• 1871 England Census, Ancestry, Charles Mullholand Head – Workington, Cumberland, England. The National Archives; Kew, London, England; 1871 England Census; Class: RG10; Piece: 5243; Folio: 56; Page: 39; GSU roll: 847446. Source Information
com. 1871 England Census [database on-line]. Provo, UT, USA: Ancestry.com Operations Inc, 2004.
  • England & Wales, Civil Registration Death Index, 1837-1915, Ancestry, Hannah Mullholland – Jul-Aug-Sep 1878. (No Image). FreeBMD. England & Wales, Civil Registration Death Index, 1837-1915 [database on-line]. Provo, UT, USA: Ancestry.com Operations Inc, 2006. https://search.ancestry.com/collections/8914/records/24120302.
  • England & Wales, Civil Registration Marriage Index, 1837-1915, Ancestry, Marriage – Joseph McAlister [McAllister] and Hannah Bell – Oct-Nov-Dec 1845. FreeBMD. England & Wales, Civil Registration Marriage Index, 1837-1915 [database on-line]. Provo, UT, USA: com Operations Inc, 2006. Original data: General Register Office. England and Wales Civil Registration Indexes. London, England: General Register Office. © Crown copyright. Published by permission of the Controller of HMSO and the Office for National Statistics. You must not copy on, transfer or reproduce records without the prior permission of ONS. Database Copyright © 1998-2003 Graham Hart, Ben Laurie, Camilla von Massenbach and David Mayall.
  • England Births and Christenings, 1538-­1975, Family Search, Hannah Bell – 9 Mar 1823. “England Births and Christenings, 1538-1975,” database, FamilySearch (https://familysearch.org/ark:/61903/1:1:JWF1-XQN : 11 February 2018, Margaret in entry for Hannah Bell, 09 Mar 1823); citing , index based upon data collected by the Genealogical Society of Utah, Salt Lake City; FHL microfilm 90,691, 90,692.
  • GRO – Entry of Birth (HM Passport Office), General Register Office, Birth – Margaret McAllister – 1846 – Workington, Cumberland, England . Volume 25, Page 104, No 350. https://www.gro.gov.uk/gro/content/certificates/Login.asp.
  • GRO – Entry of Birth (HM Passport Office), General Register Office, Peter McAllister – Cockermouth – Workington – 1852 Birth in district of Workington in the county of Cumberland County, England. Line 498 – Twelth February 1852 High Church Street Workington.
  • GRO – Entry of Marriage (HM Passport Office, ), General Register Office, 1845 Marriage – Joseph McAlister & Hannah Bell – (McAllister). General Register Office – Marriage Certificates – 1845, Quarter D, Volume 25, Page 111.
  • GRO – Entry of Marriage (HM Passport Office), General Register Office, 1855 Marriage – Charles Mayholland & Hanna [Bell] McAllister. General Register Office – Marriage Certificates – 466, Quarter D, Volume 10B, Page 646.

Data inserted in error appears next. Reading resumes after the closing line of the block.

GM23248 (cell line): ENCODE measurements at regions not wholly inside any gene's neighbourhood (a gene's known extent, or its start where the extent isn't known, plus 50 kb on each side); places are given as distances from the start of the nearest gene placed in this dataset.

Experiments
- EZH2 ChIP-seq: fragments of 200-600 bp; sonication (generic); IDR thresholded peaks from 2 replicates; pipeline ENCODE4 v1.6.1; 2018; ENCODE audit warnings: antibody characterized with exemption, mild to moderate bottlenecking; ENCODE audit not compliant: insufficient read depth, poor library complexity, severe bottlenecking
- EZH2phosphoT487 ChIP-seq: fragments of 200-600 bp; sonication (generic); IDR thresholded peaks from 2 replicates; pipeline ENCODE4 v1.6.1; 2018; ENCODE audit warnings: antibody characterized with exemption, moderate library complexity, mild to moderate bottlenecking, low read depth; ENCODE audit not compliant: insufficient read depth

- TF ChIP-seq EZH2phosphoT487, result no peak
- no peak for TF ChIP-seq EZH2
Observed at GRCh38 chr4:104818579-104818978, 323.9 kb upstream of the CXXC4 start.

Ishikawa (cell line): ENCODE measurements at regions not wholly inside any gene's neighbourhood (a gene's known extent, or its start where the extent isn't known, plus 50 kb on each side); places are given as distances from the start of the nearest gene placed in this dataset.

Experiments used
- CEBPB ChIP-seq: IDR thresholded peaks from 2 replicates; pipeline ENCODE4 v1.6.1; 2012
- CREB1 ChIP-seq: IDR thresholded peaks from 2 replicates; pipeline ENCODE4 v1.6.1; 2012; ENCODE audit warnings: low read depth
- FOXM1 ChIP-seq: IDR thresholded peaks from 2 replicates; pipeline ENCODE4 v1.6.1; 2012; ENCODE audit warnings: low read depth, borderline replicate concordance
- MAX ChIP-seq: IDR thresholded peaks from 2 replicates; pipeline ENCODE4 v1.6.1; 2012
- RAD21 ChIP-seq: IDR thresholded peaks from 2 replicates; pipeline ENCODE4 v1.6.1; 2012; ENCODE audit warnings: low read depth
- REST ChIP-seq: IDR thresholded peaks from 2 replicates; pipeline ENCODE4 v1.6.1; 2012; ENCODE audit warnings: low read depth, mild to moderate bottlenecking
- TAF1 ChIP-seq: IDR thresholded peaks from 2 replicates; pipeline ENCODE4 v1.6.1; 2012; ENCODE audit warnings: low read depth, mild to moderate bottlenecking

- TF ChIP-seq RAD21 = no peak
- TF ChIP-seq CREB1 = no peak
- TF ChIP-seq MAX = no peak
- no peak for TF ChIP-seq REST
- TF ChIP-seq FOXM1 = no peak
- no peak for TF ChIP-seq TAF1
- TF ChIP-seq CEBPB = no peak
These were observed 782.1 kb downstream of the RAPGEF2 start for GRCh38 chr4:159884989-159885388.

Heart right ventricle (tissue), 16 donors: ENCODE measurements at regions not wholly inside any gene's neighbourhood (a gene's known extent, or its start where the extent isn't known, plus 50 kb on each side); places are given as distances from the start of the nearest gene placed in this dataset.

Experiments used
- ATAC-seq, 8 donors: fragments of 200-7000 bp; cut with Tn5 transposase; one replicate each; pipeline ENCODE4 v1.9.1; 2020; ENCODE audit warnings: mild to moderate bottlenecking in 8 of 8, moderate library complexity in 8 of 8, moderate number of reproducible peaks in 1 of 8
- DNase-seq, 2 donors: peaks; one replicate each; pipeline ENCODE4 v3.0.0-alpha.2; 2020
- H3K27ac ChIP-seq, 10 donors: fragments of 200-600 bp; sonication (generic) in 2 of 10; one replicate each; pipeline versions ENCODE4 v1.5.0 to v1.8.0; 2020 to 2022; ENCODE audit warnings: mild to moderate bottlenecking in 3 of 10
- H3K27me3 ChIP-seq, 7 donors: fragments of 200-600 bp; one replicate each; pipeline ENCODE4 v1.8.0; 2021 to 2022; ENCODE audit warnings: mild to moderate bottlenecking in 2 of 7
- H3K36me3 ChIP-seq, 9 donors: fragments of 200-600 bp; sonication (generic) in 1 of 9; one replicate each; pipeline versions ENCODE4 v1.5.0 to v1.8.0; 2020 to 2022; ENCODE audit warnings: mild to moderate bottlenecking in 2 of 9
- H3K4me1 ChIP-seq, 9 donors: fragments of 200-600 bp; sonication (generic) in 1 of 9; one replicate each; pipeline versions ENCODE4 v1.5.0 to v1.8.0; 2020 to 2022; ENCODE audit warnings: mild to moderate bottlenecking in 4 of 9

• GRO – Entry of Death, General Register Office, Hannah Mullholland – 1878 Sep Qtr – Cockermouth, Vol B, Page 351, Line 35.


ENDNOTES

[1] The 1851 Census indicates that Hannah was born in Whitehaven, a town about 8 miles down the coast from Workington. All the other census and records indicate she was born in Workington.

[2] A Sawyer is someone who saws wood. (Wikipedia). https://en.wikipedia.org/wiki/Sawyer

Not the Death Record for Hannah (Bell) McAllister, Mayholland

Some days, you are completely surprised by what you find. In the Case of Hannah Bell, I conjectured that she was widowed sometime between February 1852, when her son Peter was born, and December 1855, when she married Charles Mayholland. I saw that Hannah Maholland died in 1856 and figured she died within the year. So, to confirm my speculation, I ordered a copy of the death registry record.

The death record indicates my speculation was wrong.  Hannah Maholland, who died in 1856, died at 14 days old. My first thought was that Maholland and Mayholland must have been different people. I don’t think so. Little Hannah died at High Church Street, the same location that Hannah had lived for many years. The death registry record for Hannah MaHolland reads:

  • No.      355
  • When: 25 May 1856 – High Church Street, Workington
  • Who:   Hannah Maholland
  • Sex:     Female
  • Age:     14 days
  • Prof.:   Daughter of Charles Maholland, a lawyer journeyman
  • CoD:    Premature Birth Certified
  • Inf.:      Ann Solkirt
  • When: 27 May 1856
  • Reg.     John Askew, Registrar
Death Registry Record for Hannah Maholland (25 May 1856)

Even though there is a minor name difference (Maholland vs. Mayholland), I’m pretty sure that this Charles Maholland is the husband of Hannah (Bell) McAllister. My new theory is that Hannah had a daughter that died at 14 days old and that Hannah (the mother) did not die in the spring of 1856 as I initially supposed.

This research reminded me that relying on indexes can get you into trouble.  Always get the original record to confirm the information you have.